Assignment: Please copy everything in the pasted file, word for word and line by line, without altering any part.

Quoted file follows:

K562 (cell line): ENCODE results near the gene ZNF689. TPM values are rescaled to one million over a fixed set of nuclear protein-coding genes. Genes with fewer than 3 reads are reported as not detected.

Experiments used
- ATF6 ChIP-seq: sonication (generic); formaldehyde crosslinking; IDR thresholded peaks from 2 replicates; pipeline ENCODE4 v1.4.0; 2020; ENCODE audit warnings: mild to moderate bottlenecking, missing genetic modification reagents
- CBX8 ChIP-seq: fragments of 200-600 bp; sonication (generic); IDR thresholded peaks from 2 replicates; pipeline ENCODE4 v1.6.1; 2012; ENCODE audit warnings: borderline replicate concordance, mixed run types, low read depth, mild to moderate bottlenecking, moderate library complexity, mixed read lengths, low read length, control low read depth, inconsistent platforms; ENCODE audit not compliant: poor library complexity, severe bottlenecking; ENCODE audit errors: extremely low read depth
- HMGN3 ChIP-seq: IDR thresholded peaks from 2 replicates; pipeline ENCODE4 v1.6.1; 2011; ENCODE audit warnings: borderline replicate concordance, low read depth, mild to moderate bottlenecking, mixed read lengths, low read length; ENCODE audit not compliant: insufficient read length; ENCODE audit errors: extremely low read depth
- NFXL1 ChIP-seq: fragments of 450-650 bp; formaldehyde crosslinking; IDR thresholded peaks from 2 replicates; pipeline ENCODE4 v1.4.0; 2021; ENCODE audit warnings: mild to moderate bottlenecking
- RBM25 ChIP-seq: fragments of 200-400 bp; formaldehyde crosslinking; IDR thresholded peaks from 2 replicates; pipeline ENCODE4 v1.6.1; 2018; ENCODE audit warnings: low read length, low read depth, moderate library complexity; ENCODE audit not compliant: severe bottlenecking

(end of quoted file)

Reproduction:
K562 (cell line): ENCODE results near the gene ZNF689. TPM values are rescaled to one million over a fixed set of nuclear protein-coding genes. Genes with fewer than 3 reads are reported as not detected.

Experiments used
- ATF6 ChIP-seq: sonication (generic); formaldehyde crosslinking; IDR thresholded peaks from 2 replicates; pipeline ENCODE4 v1.4.0; 2020; ENCODE audit warnings: mild to moderate bottlenecking, missing genetic modification reagents
- CBX8 ChIP-seq: fragments of 200-600 bp; sonication (generic); IDR thresholded peaks from 2 replicates; pipeline ENCODE4 v1.6.1; 2012; ENCODE audit warnings: borderline replicate concordance, mixed run types, low read depth, mild to moderate bottlenecking, moderate library complexity, mixed read lengths, low read length, control low read depth, inconsistent platforms; ENCODE audit not compliant: poor library complexity, severe bottlenecking; ENCODE audit errors: extremely low read depth
- HMGN3 ChIP-seq: IDR thresholded peaks from 2 replicates; pipeline ENCODE4 v1.6.1; 2011; ENCODE audit warnings: borderline replicate concordance, low read depth, mild to moderate bottlenecking, mixed read lengths, low read length; ENCODE audit not compliant: insufficient read length; ENCODE audit errors: extremely low read depth
- NFXL1 ChIP-seq: fragments of 450-650 bp; formaldehyde crosslinking; IDR thresholded peaks from 2 replicates; pipeline ENCODE4 v1.4.0; 2021; ENCODE audit warnings: mild to moderate bottlenecking
- RBM25 ChIP-seq: fragments of 200-400 bp; formaldehyde crosslinking; IDR thresholded peaks from 2 replicates; pipeline ENCODE4 v1.6.1; 2018; ENCODE audit warnings: low read length, low read depth, moderate library complexity; ENCODE audit not compliant: severe bottlenecking